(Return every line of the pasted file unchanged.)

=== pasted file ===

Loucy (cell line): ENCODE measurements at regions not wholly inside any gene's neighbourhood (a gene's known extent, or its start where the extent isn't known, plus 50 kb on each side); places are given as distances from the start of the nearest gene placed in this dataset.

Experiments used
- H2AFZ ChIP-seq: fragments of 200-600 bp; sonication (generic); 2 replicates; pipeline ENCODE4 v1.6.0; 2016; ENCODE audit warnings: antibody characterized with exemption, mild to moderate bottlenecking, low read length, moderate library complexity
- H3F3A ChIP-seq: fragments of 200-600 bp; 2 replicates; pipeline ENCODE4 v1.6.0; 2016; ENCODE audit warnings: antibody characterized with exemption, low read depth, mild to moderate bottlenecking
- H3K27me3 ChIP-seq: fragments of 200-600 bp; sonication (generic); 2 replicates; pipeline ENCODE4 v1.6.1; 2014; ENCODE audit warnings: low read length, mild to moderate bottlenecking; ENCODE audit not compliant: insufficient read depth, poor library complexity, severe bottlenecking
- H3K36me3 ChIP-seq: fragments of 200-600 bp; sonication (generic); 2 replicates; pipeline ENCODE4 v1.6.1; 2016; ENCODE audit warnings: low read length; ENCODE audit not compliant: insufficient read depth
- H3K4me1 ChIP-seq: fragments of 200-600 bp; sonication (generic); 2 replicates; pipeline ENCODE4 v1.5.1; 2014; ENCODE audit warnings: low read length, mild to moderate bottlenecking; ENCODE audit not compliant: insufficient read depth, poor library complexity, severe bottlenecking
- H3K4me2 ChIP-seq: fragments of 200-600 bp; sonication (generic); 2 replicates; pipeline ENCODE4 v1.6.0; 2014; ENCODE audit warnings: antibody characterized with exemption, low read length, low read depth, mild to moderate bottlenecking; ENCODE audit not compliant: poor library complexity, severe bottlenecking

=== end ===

Loucy (cell line): ENCODE measurements at regions not wholly inside any gene's neighbourhood (a gene's known extent, or its start where the extent isn't known, plus 50 kb on each side); places are given as distances from the start of the nearest gene placed in this dataset.

Experiments used
- H2AFZ ChIP-seq: fragments of 200-600 bp; sonication (generic); 2 replicates; pipeline ENCODE4 v1.6.0; 2016; ENCODE audit warnings: antibody characterized with exemption, mild to moderate bottlenecking, low read length, moderate library complexity
- H3F3A ChIP-seq: fragments of 200-600 bp; 2 replicates; pipeline ENCODE4 v1.6.0; 2016; ENCODE audit warnings: antibody characterized with exemption, low read depth, mild to moderate bottlenecking
- H3K27me3 ChIP-seq: fragments of 200-600 bp; sonication (generic); 2 replicates; pipeline ENCODE4 v1.6.1; 2014; ENCODE audit warnings: low read length, mild to moderate bottlenecking; ENCODE audit not compliant: insufficient read depth, poor library complexity, severe bottlenecking
- H3K36me3 ChIP-seq: fragments of 200-600 bp; sonication (generic); 2 replicates; pipeline ENCODE4 v1.6.1; 2016; ENCODE audit warnings: low read length; ENCODE audit not compliant: insufficient read depth
- H3K4me1 ChIP-seq: fragments of 200-600 bp; sonication (generic); 2 replicates; pipeline ENCODE4 v1.5.1; 2014; ENCODE audit warnings: low read length, mild to moderate bottlenecking; ENCODE audit not compliant: insufficient read depth, poor library complexity, severe bottlenecking
- H3K4me2 ChIP-seq: fragments of 200-600 bp; sonication (generic); 2 replicates; pipeline ENCODE4 v1.6.0; 2014; ENCODE audit warnings: antibody characterized with exemption, low read length, low read depth, mild to moderate bottlenecking; ENCODE audit not compliant: poor library complexity, severe bottlenecking